If pro and con are opposites, is congress the opposite of progress?
English is the most widely used language in the history of our planet. One in every seven human beings can speak it. More than half of the world´s books and three quarters of international mail are in English. Of all languages, English has the largest vocabulary - perhaps as many as two million words and one of the noblest bodies of literature.
Nonetheless, let´s face it: English is a crazy language. There is no egg in eggplant, neither pine nor apple in pineapple and no ham in a hamburger.
English muffins weren´t invented in England or French fries in France. Sweetmeats are candy, while sweetbreads, which aren´t sweet, are meat.
We take English for granted. But when we explore its paradoxes, we find that quicksand can work slowly, boxing rings are square, public bathrooms have no baths and a guinea pig is neither a pig nor from Guinea.
And why is it that a writer writes, but fingers don´t fing, grocers don´t groce, humdingers don´t hum and hammers don´t ham? If the plural of tooth is teeth, shouldn´t the plural of booth be beeth? One goose, two geese - so one moose, two meese? One index, two indices - one Kleenex, two Kleenices?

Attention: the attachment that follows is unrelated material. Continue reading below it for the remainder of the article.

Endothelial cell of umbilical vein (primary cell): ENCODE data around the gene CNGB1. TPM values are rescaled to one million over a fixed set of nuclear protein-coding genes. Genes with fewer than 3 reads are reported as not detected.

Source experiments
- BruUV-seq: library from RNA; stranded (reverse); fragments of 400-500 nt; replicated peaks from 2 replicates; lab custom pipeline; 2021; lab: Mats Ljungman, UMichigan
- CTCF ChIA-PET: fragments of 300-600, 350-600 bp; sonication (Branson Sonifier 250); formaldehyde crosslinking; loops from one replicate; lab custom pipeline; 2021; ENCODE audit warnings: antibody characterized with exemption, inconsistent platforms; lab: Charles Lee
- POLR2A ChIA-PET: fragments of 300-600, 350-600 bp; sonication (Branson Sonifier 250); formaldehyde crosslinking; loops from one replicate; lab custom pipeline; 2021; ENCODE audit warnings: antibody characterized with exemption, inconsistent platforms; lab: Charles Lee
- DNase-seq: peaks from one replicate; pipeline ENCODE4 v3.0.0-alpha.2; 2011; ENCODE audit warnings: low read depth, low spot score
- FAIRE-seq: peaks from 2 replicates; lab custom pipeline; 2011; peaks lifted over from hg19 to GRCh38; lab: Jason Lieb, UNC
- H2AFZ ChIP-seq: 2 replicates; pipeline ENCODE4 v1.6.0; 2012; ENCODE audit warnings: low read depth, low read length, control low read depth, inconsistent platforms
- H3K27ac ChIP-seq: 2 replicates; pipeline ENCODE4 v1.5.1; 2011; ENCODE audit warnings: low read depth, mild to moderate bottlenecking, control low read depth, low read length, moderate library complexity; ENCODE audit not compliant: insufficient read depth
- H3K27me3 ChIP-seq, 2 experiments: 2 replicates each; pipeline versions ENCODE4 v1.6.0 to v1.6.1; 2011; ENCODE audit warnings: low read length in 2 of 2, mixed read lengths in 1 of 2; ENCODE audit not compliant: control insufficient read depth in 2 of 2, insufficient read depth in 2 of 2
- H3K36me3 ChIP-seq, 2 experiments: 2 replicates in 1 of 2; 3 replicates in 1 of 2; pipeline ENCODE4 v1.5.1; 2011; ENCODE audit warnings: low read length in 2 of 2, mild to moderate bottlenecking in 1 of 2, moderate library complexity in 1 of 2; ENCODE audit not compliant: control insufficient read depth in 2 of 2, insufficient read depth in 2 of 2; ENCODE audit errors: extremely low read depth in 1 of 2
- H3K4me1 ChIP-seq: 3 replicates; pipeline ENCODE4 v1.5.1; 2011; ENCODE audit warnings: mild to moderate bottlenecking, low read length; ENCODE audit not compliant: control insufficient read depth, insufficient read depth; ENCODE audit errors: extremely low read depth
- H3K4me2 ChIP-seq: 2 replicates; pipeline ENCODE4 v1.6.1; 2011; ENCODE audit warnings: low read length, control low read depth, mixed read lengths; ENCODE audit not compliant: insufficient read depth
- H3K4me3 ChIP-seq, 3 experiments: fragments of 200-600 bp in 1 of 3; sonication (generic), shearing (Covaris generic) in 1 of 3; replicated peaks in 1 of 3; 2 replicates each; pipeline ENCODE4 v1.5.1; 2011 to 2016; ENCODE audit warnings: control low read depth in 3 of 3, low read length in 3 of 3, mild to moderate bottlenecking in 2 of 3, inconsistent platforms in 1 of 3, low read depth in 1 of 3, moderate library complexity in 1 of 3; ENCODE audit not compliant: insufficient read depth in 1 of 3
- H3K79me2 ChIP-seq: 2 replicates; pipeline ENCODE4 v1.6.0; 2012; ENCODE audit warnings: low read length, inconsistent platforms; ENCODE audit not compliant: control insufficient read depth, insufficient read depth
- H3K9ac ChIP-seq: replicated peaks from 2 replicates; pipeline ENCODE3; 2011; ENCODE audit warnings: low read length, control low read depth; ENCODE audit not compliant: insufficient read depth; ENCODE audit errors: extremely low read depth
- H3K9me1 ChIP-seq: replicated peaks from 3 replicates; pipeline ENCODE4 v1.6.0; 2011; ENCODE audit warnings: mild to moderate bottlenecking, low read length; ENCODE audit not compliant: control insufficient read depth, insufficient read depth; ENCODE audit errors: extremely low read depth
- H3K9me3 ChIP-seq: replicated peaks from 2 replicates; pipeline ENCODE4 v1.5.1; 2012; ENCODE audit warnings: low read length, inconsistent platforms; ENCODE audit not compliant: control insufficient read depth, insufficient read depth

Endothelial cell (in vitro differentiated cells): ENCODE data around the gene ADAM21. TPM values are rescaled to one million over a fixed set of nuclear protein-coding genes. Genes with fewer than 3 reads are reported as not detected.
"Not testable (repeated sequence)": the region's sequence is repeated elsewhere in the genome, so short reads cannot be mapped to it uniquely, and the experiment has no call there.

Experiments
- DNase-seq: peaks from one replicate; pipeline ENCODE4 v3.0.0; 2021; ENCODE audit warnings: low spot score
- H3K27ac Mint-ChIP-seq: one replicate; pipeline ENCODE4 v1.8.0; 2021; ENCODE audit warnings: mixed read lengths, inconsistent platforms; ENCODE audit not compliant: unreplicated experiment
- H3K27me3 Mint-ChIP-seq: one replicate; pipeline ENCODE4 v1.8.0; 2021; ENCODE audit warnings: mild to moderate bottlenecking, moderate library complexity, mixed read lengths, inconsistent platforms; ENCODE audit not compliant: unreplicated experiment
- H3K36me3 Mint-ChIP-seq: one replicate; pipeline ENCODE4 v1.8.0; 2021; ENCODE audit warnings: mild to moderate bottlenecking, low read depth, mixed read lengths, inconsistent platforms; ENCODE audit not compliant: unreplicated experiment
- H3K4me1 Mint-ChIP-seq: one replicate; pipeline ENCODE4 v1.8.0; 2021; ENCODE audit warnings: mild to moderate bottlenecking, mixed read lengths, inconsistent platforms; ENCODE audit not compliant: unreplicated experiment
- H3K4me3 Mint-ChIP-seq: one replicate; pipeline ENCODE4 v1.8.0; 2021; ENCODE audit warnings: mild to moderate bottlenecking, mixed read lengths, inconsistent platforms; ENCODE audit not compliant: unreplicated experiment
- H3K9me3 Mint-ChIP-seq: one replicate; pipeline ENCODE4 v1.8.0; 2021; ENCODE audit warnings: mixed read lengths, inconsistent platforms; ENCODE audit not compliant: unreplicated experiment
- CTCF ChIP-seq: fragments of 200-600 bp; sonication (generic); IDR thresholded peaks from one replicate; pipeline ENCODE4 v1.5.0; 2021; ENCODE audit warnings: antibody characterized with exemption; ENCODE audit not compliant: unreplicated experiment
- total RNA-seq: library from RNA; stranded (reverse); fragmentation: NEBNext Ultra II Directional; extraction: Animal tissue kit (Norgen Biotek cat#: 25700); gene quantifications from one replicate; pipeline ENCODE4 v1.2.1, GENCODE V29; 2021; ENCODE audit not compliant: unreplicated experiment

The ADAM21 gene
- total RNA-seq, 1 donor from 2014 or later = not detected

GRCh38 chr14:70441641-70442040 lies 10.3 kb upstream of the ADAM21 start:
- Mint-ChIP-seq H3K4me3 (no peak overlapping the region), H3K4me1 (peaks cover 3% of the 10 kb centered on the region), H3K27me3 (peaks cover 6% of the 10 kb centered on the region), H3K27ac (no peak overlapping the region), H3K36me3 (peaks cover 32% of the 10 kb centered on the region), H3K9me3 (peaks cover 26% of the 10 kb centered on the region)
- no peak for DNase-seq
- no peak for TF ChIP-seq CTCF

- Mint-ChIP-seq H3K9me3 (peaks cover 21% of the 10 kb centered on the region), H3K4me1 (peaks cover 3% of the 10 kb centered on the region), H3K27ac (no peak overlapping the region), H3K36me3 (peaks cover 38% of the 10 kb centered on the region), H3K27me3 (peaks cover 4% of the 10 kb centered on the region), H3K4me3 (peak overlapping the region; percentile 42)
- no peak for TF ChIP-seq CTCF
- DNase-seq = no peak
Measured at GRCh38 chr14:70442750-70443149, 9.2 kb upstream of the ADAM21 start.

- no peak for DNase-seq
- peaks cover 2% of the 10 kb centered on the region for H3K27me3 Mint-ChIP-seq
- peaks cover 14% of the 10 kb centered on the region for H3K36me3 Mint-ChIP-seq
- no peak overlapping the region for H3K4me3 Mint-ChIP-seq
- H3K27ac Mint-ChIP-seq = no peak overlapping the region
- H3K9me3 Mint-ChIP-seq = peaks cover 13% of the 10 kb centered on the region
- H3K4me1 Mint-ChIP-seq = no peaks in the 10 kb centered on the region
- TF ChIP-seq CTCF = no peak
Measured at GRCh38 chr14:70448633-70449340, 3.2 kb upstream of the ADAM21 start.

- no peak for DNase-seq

Sometimes I wonder if all English speakers should be committed to an asylum for the verbally insane. In what other language do people drive on a parkway and park in a driveway? Recite at a play and play at a recital? Ship by truck and send cargo by ship? Have noses that run and feet that smell?
You have to marvel at the unique lunacy of a language in which your house can burn up as it burns down, in which you fill in a form by filling it out and in which your alarm goes off by going on.
English was invented by people, not computers, and it reflects the creativity of the human race (which, of course, isn´t really a race at all). And why, when the stars are out, they are visible, but when the lights are out they are invisible. And why, when I wind up my watch I start it, but when I wind up this essay I end it.